PEORIA, IL -- Candidate forums are always interesting as they reveal problems with the offices and insights about the candidates. The NAACP forum on Feb. 9 was no exception. It featured candidates for Peoria mayor and Peoria Township Supervisor.
First the mayor's nonpartisan race. It features long time incumbent Jim Ardis and two challengers, G. Marie Kennell and Couri Thomas. The two challengers are sincere, and great on an important issue: they both oppose the Riverfront Park apartments. But that issue never came up.
Instead the candidates spouted generalities, and the challengers seemed to know little about whatever issues they were asked about.
Ardis knows the issues, but he also supports giving the park to the developers. And he's known as Mr. Twittergate, because he sent the police to arrest a guy who mocked him by impersonating him with a Twitter account. The settlement and legal fees cost city taxpayers $500,000. This issue also never was mentioned.
Kennell said "bad decisions" have been made. That's it. Thomas rambled and seemed unable to make any strong points. Neither attacked Ardis on his many mistakes.
Why did the challengers let Ardis get away with saying how education is so important, but never mention that the many TIF districts under his regime deprive District 150 of needed tax dollars? Likely they don't even know about this issue.
Alas, they're just not ready for prime time. One of them will win the Feb. 28 primary to challenge Ardis in the April election. It remains to be seen who would offer the strongest challenge to Ardis in April.
To Ardis' credit, he did come out strongly for unions. Right-to-work laws will never happen in Peoria, he said. He's been endorsed by some unions, he added.
Here is a recording of the mayor forum.
The Township Supervisor race produced stronger arguments and candidates. It's a partisan contest, with five Democrats and two Republicans in the primary. It's a shame some of these are not challenging the mayor.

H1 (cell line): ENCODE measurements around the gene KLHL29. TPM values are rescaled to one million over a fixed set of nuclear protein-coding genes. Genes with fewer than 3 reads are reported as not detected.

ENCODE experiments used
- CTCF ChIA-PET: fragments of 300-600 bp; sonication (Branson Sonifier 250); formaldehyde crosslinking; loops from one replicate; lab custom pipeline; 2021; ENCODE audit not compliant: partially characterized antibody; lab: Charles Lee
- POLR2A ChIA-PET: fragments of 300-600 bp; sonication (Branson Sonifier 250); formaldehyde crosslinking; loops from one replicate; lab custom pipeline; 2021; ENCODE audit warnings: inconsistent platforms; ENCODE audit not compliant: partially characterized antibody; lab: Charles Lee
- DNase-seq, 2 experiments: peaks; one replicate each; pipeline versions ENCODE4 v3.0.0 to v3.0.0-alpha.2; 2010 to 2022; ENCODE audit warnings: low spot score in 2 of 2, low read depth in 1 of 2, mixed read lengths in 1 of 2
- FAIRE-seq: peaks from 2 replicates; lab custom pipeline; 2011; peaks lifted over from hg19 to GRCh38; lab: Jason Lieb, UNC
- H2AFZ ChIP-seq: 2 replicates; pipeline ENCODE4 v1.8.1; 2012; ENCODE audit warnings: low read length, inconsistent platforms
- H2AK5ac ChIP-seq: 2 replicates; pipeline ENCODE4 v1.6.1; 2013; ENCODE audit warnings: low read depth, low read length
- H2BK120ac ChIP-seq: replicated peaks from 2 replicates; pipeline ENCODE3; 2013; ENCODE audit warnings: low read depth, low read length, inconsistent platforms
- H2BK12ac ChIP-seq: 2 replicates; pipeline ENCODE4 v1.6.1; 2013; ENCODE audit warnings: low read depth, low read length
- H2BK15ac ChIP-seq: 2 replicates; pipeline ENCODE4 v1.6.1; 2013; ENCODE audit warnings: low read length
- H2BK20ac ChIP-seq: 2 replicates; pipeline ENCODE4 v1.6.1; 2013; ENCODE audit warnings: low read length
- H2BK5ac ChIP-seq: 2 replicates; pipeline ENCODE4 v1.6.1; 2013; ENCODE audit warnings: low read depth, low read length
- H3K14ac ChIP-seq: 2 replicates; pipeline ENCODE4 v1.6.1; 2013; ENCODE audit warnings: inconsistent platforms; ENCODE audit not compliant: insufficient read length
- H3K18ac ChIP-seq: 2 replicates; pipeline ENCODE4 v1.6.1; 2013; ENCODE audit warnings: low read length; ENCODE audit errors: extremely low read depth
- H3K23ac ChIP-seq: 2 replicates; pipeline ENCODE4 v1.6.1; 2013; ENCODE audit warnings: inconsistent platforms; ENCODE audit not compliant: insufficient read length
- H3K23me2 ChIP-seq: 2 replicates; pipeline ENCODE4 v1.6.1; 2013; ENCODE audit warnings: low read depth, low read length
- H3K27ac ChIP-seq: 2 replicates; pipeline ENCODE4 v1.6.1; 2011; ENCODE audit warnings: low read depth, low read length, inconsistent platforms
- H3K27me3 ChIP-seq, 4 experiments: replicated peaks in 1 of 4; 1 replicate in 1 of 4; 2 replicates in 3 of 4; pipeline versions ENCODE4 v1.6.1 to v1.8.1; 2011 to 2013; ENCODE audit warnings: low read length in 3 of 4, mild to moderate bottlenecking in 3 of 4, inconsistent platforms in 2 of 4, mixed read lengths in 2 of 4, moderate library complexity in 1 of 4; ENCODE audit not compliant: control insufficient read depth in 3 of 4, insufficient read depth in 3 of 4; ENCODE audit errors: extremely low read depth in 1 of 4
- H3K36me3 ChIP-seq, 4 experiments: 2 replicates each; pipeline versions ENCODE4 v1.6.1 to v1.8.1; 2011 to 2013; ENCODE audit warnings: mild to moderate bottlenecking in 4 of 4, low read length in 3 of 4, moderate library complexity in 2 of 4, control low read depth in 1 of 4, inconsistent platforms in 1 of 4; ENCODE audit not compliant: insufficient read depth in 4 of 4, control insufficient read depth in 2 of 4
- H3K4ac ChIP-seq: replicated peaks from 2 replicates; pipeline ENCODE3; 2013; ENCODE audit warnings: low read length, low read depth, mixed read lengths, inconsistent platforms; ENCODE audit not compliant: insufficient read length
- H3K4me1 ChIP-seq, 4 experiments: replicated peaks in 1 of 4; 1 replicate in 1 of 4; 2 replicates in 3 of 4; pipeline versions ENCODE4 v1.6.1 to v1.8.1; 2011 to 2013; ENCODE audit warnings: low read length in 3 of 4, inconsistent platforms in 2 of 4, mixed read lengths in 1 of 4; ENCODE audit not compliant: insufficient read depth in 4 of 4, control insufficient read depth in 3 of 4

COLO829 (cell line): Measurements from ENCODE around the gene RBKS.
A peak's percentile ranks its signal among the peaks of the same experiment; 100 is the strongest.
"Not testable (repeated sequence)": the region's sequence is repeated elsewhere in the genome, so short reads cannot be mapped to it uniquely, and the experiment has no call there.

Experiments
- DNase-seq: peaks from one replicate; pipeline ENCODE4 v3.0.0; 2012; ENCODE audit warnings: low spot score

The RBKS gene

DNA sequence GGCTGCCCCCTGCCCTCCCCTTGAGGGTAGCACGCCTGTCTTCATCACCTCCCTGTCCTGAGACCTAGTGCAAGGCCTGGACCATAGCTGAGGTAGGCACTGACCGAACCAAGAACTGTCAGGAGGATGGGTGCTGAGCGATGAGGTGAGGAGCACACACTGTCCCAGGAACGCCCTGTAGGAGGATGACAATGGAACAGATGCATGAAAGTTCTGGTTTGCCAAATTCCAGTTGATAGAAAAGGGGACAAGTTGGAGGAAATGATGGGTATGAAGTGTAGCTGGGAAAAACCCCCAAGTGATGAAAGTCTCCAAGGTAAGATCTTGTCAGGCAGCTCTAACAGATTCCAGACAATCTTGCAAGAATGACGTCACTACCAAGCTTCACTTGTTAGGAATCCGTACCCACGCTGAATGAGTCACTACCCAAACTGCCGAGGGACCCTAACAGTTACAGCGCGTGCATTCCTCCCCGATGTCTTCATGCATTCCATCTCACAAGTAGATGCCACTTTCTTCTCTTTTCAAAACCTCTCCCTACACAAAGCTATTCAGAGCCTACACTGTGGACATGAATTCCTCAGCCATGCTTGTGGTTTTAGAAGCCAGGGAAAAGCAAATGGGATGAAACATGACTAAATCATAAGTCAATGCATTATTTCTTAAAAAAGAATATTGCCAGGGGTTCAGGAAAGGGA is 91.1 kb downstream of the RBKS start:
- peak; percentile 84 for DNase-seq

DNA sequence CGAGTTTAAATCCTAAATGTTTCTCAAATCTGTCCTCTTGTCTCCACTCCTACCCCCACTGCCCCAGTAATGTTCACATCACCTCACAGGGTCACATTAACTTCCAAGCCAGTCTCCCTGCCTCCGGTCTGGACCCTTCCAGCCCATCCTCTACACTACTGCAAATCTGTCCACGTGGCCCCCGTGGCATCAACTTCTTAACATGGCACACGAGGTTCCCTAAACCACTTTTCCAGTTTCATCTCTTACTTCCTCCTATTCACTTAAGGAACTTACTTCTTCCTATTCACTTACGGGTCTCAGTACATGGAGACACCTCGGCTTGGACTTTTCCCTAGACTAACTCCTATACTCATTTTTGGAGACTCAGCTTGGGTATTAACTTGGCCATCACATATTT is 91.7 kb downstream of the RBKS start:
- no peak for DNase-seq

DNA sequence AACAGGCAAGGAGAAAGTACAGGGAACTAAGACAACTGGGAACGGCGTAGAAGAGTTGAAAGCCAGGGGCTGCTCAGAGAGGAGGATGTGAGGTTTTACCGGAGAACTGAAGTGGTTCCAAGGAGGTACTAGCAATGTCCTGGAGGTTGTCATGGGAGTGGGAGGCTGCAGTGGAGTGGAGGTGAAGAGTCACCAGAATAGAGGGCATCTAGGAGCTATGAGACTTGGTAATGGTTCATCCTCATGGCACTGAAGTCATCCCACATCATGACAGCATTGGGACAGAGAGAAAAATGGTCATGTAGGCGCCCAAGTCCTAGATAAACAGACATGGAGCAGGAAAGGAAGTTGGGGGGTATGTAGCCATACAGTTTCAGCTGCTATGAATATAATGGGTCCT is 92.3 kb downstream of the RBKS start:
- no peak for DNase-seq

Why so many? Because the pay is a hefty $96,000 a year. A League of Women Voters investigation revealed that the overhead in that office equals the welfare benefits it gives out -- not good. And that's it's main function, to provide a last safety net with welfare benefits for those with no money.
Discussion among these candidates revealed problems in the office which need to be fixed. Frank Abdnour called for adding rental assistance and water bill assistance to the list of items that could be paid, and a better website, and adding Facebook and Twitter pages. That's the way people communicate now, he said.
Harvey Burnett said he would cut back his own pay. He has 38 things he wants to fix listed on his website, he said. But he also wants to link up with churches, a problematic church-state item, perhaps.
Evonne Fleming would make the office "user friendly." Apparently it's not now very friendly, several of the candidates noted.
Clyde Gulley Jr. has served on the Peoria City Council for a dozen years and has experience with the township office.
Sam Joseph said he's had experience working with the poor, and said " the number one problem in Peoria is poverty."
The only Republican to appear was Dan Sullivan, who said he has worked in the sheriff's office and for the city of Peoria. Another Republican on the ballot, Michael Aiello, didn't appear at the event.
Here is a recording of the Township race.
-- Elaine Hopkins